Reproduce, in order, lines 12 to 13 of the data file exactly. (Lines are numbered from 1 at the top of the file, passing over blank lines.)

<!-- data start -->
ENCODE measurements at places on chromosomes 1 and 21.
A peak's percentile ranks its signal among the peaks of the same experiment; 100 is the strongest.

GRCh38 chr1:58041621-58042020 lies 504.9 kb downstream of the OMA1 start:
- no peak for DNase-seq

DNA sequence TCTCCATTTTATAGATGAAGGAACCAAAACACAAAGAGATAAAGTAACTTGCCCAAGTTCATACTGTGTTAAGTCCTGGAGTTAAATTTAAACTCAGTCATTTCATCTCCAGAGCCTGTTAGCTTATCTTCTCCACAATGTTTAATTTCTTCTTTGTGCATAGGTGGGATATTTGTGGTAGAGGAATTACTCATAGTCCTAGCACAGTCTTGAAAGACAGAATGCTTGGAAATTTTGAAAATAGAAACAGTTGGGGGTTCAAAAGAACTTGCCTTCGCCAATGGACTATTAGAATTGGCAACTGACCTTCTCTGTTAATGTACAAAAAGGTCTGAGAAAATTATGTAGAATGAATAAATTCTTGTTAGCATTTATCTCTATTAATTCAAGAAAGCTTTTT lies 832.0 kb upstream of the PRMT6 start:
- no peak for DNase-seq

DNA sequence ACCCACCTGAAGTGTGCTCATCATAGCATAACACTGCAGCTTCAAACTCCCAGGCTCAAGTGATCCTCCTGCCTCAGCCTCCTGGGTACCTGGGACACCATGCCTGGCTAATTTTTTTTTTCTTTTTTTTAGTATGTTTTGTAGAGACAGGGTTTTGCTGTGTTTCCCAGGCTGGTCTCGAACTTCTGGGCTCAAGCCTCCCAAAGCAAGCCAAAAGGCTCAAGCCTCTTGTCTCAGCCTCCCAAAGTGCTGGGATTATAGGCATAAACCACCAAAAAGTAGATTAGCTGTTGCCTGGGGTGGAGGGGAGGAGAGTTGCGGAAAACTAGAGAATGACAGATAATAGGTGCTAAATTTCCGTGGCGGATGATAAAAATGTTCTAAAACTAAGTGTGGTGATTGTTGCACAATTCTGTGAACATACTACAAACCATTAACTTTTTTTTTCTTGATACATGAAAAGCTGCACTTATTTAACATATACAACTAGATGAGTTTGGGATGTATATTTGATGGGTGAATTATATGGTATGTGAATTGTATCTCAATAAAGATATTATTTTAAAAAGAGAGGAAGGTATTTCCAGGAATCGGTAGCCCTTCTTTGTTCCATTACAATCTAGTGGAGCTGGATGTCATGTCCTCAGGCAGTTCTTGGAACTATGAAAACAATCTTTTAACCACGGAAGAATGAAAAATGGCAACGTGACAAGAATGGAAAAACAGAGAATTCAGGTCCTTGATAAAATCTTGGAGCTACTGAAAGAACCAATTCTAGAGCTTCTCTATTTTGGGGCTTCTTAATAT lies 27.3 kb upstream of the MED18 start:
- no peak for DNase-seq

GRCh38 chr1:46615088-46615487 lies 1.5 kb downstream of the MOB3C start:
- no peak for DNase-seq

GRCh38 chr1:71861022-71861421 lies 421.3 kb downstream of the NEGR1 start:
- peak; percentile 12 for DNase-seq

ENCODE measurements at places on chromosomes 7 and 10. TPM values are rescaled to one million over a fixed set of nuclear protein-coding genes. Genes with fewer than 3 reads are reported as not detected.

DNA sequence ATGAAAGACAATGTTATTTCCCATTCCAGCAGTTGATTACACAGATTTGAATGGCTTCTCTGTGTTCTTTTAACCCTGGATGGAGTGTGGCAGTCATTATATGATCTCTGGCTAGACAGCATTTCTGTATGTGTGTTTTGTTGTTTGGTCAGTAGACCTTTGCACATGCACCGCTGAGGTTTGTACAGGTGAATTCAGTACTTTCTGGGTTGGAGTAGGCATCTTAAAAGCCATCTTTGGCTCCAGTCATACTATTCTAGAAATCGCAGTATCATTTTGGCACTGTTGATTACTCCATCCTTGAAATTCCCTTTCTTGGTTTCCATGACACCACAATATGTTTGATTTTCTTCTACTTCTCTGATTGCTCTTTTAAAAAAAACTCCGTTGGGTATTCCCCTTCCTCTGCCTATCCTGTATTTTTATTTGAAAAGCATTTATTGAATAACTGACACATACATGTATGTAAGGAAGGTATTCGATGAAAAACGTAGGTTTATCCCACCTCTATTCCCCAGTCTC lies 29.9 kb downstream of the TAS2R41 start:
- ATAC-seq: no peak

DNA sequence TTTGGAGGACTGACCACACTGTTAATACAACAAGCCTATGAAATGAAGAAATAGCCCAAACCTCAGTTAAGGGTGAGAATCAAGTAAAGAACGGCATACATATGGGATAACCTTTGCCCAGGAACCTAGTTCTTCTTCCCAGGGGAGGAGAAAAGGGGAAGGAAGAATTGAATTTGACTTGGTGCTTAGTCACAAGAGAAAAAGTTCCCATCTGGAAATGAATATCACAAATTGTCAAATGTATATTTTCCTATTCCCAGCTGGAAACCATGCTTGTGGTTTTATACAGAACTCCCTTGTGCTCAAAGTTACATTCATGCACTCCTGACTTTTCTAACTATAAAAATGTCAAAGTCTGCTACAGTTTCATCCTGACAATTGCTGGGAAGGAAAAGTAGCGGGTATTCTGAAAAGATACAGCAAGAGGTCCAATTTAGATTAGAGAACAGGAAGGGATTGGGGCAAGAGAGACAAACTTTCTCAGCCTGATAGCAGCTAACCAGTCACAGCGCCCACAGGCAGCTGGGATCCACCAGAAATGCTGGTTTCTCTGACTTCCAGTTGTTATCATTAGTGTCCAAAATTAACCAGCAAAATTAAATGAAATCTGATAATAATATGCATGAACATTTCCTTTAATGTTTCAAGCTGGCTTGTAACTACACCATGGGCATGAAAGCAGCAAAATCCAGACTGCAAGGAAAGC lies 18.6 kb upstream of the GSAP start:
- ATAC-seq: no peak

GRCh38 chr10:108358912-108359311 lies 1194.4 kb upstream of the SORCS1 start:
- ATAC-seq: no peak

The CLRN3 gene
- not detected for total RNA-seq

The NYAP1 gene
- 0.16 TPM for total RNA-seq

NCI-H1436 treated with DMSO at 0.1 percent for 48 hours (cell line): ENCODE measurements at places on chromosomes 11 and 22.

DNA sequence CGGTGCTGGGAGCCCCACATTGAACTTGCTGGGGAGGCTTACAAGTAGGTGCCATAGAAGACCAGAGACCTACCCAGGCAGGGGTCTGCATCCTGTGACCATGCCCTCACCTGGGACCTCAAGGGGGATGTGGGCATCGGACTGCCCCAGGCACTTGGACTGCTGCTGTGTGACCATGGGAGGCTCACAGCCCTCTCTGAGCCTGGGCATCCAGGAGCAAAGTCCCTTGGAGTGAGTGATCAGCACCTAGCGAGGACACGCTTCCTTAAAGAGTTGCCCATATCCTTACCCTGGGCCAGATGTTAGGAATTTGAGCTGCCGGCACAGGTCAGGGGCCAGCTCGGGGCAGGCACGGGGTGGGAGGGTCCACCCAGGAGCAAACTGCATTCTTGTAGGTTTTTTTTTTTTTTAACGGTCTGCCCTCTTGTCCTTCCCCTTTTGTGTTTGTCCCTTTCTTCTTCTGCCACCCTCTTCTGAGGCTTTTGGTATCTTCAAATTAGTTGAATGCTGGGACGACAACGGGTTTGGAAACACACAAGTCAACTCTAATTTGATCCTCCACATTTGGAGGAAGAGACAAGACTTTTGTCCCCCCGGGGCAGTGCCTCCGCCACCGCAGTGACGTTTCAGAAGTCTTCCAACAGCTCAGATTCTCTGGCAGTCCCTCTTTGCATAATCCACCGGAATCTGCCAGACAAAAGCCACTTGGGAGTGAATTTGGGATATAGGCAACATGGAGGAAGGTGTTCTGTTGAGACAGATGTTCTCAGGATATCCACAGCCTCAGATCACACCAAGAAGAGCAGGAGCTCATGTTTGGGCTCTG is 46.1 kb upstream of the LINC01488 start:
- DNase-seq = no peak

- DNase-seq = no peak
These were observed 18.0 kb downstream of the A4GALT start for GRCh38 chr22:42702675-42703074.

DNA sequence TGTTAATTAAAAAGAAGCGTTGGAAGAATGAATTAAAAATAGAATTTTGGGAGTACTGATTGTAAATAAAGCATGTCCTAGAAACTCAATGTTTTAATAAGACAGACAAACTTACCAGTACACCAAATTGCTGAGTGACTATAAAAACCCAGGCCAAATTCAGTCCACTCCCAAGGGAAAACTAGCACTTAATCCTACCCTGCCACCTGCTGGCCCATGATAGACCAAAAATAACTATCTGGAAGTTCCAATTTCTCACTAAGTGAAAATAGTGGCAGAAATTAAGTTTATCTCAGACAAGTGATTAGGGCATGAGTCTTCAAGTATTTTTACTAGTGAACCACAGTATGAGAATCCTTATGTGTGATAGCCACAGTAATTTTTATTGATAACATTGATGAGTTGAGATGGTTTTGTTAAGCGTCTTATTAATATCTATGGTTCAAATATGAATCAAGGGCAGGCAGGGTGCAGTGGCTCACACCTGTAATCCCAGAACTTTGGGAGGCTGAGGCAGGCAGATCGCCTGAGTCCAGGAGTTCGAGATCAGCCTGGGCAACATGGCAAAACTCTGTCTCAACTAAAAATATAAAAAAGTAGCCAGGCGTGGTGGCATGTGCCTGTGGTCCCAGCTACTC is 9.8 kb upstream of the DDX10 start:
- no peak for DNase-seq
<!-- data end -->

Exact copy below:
- peak; percentile 12 for DNase-seq

ENCODE measurements at places on chromosomes 7 and 10. TPM values are rescaled to one million over a fixed set of nuclear protein-coding genes. Genes with fewer than 3 reads are reported as not detected.